Doctor Who showrunner thinks the BBC is going to end, but not Doctor Who

Doctor Who had to partner with Disney+ for its new season. Showrunner Russell T Davies thinks that's partly to prepare for the day when the BBC is no more.
The Doctor (Ncuti Gatwa) and Ruby Sunday (Millie Gibson) in Doctor Who.
The Doctor (Ncuti Gatwa) and Ruby Sunday (Millie Gibson) in Doctor Who. /

The BBC first started airing episodes of Doctor Who back in the 1960s, and the sci-fi show has been a staple of the network ever since. But times are changing, and the upcoming fourteenth season of the show, which stars Ncuti Gatwa as the Fourteenth Doctor, is being coproduced by Disney.

This comes with some big advantages, namely a lot more cash they can use to make the show look shiny and spiffy. But there have been complications. For instance, the first episode of the new season will drop on Disney+ in most parts of the world on Friday, May 10 at 7:00 p.m. EST. However, it won't air linearly on the BBC until Saturday, May 11. For the first time in its 60-year history, the British won't be the first people in the world who get to watch what is quite possibly the most British TV show ever made, which has ruffled some feathers in the UK.

However, showrunner Russell T Davies — who revived Doctor Who on the BBC back in 2005 and is now back in the driver's seat for season 14 and beyond — thinks that embracing change is necessary if Doctor Who is going to continue. “I had already said in interviews that I think Doctor Who will have to become a [co-production], there’s no way the BBC is going to fund that,” he said on the They Like To Watch podcast. “You’ve also got to look in the long term at the end of the BBC, which is somehow, surely, undoubtedly on its way in some shape or form. What is Doctor Who going to do then? You have to prepare for that.”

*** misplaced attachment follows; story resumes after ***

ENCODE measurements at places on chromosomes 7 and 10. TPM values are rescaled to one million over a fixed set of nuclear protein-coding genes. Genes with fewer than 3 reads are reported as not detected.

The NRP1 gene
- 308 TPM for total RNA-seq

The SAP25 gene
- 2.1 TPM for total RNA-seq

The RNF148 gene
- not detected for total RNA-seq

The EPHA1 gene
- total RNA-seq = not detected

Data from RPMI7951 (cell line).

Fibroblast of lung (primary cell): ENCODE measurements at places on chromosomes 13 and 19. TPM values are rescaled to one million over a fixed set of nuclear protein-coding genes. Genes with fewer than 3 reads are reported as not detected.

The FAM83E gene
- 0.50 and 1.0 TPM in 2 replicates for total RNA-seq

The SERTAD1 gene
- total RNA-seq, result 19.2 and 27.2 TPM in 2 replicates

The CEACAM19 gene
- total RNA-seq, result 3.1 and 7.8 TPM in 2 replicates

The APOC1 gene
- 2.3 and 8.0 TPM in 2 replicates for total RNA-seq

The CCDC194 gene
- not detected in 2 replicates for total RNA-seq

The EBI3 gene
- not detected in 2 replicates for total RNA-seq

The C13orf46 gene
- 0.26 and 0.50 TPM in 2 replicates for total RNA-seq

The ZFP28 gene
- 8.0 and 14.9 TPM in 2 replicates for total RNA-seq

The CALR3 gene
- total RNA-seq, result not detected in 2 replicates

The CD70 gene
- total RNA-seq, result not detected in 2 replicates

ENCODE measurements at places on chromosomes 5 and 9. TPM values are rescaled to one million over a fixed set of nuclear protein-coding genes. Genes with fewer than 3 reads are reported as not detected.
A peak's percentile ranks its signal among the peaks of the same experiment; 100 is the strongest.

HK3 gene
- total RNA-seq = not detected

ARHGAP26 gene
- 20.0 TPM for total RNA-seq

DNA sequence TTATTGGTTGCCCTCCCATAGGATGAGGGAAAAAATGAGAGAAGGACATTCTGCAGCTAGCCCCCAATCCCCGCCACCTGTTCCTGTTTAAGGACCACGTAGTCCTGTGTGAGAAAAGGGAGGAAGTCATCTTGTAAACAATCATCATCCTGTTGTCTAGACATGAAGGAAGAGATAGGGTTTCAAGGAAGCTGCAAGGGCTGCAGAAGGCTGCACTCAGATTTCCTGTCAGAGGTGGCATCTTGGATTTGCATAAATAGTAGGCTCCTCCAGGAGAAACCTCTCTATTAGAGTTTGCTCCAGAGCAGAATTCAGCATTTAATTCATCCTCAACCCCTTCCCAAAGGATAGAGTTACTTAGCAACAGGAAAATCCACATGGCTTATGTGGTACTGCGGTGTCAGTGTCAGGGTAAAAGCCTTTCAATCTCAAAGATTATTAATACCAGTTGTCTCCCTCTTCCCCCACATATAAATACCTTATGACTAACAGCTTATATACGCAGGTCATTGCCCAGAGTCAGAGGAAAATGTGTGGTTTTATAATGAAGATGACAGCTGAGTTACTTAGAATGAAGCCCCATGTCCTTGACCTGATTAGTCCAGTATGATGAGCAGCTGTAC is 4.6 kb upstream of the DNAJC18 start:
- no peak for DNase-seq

It's true that the BBC has never had the deep pockets of an entertainment giant like Disney. Perhaps Davies thinks that if Doctor Who is going to compete in a media environment where genre TV shows are getting increasingly expensive — shows like House of the Dragon and The Rings of Power basically cost as much or more as high-end movies these days — it will need to find more money, and it's not going to find it at the BBC.

That part makes sense to me. It's a little more alarming to hear him talk about the BBC being on the way out, since it's part of the television landscape for so many decades. Maybe he's alarmed by the studio's embrace of artificial intelligence, or maybe he just sees this coming and knows when to adapt. As the guy behind shows like It’s a Sin and Years and Years, Davies has consistently demonstrated that he knows how to maneuver in this business, so I'm inclined to put some stock in his predictions.

While we contemplate the end of this TV titan, we can enjoy the new season of Doctor Who next month.

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h/t Deadline